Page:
Chef Ramsey has a successful TV show, a consulting business to turn around failing restaurants and a reputation as a hard charging, brash, outspoken and even perhaps ojectionable presence in the world of “great” restaurants. Based on our experience this evening, all of it, except the adjective “objectionable”, is deserved. We’re here in the UK on a “group” tour – not always the best way to visit any restaurant, let alone one with a reputation. For a good restaurant, coping with more than 8 is a significant challenge. Most haven’t the resources to assign a second server to the table, and asking a waiter to handle a table twice as large as usual with no additional resources puts a strain on everyone. (Think about the last dinner party you hosted – you probably swore you’d never do it again. Now think about the additional pressure you would have felt if your business reputation, future ability to attract clients, and earn a living was at stake.) The tour booked two tables, one for 5, and the tough one, one for 10. We sat with the larger group and everything worked out very well indeed.
This may, or may not, have been a typical “high end” tour group meal, but for anyone planning an evening out with, or without, another couple it offers a baseline experience. Our reservation was promptly and cheerfully honored. The table for ten was not stuck off in serving Siberia, some members of our party had a clear view of the open kitchen. Not only were we presented with the regular menu, our waitress recited the specials, once at each end of the table. Wine was included in our “deal” – and the white and red proffered flowed freely. The red, of which I partook, was a wonderful Bilal-Haut (probably, though I can’t be absolutely certain, a 2012) from southern France. It had significant body, smooth tannins and a taste of ripe plums on the finish. It was a thoughtful and appropriate pairing for any of the grilled red meats on the menu. I cannot speak to the choice of white wine, though I did notice smiles when it was sipped by others n the group – so I assume it was of similar quality.
I started with the Salt and Szechuan Squid. Lightly battered, perfectly cooked, the salt and szechuan pepper dusting was sharp and quite literally, mouthwatering. Milady enjoyed the chopped salad of kale, carrot and orange with a lemon dressing. It was festooned with slivered almonds and left her palate ready for her main course. Being in England, she ordered Dover sole grilled with lemon caper butter enhanced with mashed anchovies. Her perfectly filleted piece arrived attractively arranged, and with the spinach on the side. Her reaction was pure enjoyment – and despite her tredipations about London and English cuisine, she enjoyed every bite.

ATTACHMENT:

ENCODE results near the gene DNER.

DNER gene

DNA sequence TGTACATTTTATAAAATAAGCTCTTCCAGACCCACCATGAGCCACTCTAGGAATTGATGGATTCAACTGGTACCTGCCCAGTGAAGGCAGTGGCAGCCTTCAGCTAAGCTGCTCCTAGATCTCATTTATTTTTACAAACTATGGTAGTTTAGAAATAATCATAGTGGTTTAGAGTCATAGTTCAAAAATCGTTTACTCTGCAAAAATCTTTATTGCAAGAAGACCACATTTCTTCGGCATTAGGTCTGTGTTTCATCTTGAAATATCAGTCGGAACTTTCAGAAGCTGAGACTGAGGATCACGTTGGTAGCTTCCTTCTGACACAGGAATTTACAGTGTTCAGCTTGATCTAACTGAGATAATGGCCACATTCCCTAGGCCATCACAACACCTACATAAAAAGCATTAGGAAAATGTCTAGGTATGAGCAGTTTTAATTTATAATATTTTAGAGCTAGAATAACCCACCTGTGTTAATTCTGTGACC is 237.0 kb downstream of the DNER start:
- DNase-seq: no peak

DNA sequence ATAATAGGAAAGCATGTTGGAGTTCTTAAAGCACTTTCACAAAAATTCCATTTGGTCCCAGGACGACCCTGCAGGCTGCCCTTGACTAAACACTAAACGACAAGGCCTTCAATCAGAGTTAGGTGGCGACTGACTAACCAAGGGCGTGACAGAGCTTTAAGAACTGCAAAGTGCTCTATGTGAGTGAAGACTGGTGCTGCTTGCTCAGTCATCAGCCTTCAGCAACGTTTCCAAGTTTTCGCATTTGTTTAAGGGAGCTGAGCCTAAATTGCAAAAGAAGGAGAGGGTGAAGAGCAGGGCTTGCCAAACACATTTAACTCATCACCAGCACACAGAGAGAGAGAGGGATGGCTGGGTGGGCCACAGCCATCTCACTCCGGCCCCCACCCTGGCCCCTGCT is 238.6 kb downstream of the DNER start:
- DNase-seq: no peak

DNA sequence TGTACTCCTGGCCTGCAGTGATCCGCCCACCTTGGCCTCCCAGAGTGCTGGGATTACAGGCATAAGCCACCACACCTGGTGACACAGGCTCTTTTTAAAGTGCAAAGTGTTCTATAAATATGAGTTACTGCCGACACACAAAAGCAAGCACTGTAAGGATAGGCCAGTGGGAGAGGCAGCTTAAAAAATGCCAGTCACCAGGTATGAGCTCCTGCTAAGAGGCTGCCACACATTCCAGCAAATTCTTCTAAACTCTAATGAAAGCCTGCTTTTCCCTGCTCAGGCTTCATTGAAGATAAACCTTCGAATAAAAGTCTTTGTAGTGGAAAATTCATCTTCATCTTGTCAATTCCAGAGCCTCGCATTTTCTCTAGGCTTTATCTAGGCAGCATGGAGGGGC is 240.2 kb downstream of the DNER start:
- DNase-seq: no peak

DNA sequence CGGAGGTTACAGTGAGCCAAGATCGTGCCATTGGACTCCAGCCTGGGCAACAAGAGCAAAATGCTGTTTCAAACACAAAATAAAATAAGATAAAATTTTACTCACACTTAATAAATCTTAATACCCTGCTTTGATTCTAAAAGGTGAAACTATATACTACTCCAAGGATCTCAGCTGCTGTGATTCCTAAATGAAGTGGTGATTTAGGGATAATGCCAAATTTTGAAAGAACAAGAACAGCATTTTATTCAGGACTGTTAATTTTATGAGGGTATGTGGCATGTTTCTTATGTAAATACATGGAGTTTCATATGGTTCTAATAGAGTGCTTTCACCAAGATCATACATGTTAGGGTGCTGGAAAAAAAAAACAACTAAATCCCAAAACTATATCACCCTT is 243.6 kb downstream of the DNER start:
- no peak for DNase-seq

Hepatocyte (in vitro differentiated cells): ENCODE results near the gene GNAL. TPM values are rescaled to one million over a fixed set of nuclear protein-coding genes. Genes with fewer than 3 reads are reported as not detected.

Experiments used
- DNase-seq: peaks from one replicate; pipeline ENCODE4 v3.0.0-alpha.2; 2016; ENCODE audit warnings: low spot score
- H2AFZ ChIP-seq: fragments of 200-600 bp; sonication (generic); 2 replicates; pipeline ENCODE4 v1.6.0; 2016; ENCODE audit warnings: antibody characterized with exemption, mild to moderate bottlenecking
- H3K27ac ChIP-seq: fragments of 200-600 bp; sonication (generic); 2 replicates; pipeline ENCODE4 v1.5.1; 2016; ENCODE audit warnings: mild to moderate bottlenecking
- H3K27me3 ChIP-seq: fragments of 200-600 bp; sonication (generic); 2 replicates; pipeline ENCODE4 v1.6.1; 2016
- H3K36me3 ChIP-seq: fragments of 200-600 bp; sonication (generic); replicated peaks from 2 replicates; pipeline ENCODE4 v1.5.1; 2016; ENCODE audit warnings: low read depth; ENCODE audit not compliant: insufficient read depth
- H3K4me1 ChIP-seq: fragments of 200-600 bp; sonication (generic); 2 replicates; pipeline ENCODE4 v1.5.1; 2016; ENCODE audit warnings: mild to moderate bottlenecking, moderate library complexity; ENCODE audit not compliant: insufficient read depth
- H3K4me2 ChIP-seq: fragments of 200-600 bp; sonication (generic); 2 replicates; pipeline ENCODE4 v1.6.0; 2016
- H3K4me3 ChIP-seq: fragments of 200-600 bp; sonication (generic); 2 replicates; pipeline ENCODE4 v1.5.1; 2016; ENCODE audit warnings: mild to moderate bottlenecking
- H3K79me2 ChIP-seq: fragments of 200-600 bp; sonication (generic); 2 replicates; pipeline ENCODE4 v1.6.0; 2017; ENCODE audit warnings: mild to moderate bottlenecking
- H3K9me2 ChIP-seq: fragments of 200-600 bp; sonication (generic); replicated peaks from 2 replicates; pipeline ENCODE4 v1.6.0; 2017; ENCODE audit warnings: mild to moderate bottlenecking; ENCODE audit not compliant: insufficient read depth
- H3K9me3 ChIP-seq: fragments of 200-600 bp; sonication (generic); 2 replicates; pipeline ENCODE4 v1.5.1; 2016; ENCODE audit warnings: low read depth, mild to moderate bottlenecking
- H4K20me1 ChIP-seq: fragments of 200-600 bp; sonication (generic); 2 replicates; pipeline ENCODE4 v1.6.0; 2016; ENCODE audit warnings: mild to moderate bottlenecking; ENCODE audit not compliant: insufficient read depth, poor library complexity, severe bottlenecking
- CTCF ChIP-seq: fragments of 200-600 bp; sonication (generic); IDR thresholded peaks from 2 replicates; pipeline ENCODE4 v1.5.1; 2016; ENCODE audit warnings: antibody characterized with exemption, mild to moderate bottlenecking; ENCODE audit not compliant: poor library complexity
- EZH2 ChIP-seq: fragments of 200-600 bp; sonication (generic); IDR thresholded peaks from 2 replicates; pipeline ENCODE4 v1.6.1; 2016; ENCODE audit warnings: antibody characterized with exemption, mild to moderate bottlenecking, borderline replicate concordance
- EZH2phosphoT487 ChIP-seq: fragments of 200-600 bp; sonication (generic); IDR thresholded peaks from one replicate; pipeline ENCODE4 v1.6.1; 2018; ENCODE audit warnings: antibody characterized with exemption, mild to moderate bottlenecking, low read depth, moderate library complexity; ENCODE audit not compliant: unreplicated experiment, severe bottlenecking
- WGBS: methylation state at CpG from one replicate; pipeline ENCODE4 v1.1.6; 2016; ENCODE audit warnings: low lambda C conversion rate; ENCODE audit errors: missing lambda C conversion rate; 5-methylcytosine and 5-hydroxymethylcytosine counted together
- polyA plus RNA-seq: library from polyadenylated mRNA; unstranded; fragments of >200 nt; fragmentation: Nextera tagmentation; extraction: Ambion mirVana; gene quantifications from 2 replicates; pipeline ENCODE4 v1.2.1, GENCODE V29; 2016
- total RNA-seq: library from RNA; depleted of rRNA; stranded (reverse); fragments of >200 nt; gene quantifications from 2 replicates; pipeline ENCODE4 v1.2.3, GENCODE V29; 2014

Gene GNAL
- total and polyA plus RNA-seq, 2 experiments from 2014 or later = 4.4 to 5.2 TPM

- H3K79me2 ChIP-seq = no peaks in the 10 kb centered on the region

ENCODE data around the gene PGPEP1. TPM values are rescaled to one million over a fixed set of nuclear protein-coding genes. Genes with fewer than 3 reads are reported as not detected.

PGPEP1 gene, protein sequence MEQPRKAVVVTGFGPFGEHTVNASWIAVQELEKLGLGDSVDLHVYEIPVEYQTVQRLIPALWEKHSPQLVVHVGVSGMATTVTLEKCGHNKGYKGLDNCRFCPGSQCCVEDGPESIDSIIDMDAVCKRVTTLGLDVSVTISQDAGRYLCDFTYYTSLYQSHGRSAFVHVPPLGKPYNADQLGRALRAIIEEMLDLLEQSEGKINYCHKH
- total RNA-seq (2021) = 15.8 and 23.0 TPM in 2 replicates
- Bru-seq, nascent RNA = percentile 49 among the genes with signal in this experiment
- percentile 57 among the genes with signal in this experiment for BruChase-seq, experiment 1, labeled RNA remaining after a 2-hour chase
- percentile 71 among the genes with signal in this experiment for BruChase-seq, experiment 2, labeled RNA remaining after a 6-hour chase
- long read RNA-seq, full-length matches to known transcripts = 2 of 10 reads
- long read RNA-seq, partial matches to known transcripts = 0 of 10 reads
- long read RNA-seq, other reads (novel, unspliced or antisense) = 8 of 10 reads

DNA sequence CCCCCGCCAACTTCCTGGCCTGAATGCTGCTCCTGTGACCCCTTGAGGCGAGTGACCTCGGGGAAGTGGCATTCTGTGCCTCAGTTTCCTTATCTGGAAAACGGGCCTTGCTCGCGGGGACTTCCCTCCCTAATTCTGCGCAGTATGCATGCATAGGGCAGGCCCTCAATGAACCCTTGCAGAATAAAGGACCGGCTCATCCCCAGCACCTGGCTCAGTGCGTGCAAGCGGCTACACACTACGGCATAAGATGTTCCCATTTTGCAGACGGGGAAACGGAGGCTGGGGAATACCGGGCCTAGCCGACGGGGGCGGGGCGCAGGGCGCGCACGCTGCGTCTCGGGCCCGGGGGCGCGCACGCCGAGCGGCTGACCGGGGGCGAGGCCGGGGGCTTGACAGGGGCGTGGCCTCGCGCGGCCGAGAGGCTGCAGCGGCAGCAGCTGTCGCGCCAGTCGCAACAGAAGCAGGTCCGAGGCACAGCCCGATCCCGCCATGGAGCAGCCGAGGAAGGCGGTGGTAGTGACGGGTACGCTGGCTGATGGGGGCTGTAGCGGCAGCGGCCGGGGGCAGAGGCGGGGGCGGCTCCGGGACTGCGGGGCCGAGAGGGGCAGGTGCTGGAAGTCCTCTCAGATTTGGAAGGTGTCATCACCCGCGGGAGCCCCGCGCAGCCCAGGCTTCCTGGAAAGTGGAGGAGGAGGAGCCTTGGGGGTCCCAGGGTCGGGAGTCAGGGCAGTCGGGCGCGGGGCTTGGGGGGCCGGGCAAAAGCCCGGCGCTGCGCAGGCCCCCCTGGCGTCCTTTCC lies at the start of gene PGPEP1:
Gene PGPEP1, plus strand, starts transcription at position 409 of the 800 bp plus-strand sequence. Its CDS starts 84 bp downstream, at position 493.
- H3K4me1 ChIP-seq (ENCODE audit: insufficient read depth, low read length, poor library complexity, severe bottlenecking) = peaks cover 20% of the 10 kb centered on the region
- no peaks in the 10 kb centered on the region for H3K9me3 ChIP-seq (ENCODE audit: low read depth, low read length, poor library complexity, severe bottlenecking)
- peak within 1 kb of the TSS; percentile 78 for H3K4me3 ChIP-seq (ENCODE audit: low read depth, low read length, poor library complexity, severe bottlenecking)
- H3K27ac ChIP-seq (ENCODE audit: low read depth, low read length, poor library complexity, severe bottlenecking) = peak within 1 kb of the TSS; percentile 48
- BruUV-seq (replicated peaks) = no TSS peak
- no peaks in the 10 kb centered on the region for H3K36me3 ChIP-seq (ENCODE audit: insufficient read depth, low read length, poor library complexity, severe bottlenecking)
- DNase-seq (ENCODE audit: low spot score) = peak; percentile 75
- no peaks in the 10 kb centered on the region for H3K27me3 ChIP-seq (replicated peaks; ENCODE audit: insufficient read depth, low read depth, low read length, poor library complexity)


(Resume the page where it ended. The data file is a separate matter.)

Tonight’s special was exactly what I craved. A magnificent hunk of chateaubriand (offered in any size from 11oz to 17oz, cut to order) charcoal grilled (they noted their grill is a Jaspar) to perfection (however you might conceive of it), and two sides. I feasted on a 12oz, medium rare hunk of beef with individual onion rings and sauteed portobello mushrooms. Here’s what separates really good wait staffs from great ones, and great ones from the immortals: my filet arrived on a plank with a head of perfectly roasted garlic but the mushrooms, and the bleu cheese sauce, were absent. That can easily happen when a waiter is juggling so many dishes at once, but it really shouldn’t. A request for the missing mushrooms was honored almost instantaneously (leading me to believe there just wasn’t enough room initially for them on the tray and they got overlooked) but the sauce never arrived…
Milady ordered the strawberry cheesecake and was disappointed. It was bedded on crumbled shortbread biscuits (cookies on our side of the Atlantic) and was creamier rather than cheesier. The result was a sweeter and less flavorful presentation than her tastebuds were expecting. I ordered the dark chocolate and honeycomb mousse. Mine was everything I had hoped it would be – dark chocolate flavor raised from its natural bitterness by pieces of sweet honeycomb. Sigh. The cappucino which ended the meal could not have been more perfect. Frothy, balanced and HOT!
I will freely admit the prepaid nature of the meal may have added to my sense of contentment, but as I sit here sipping my Jura 16 single malt as a digestif, I’d prefer to think it was all the result of great food being served by a knowledgable and caring staff. Or, maybe it really was Gordon Ramsey’s doing after all. Bravo!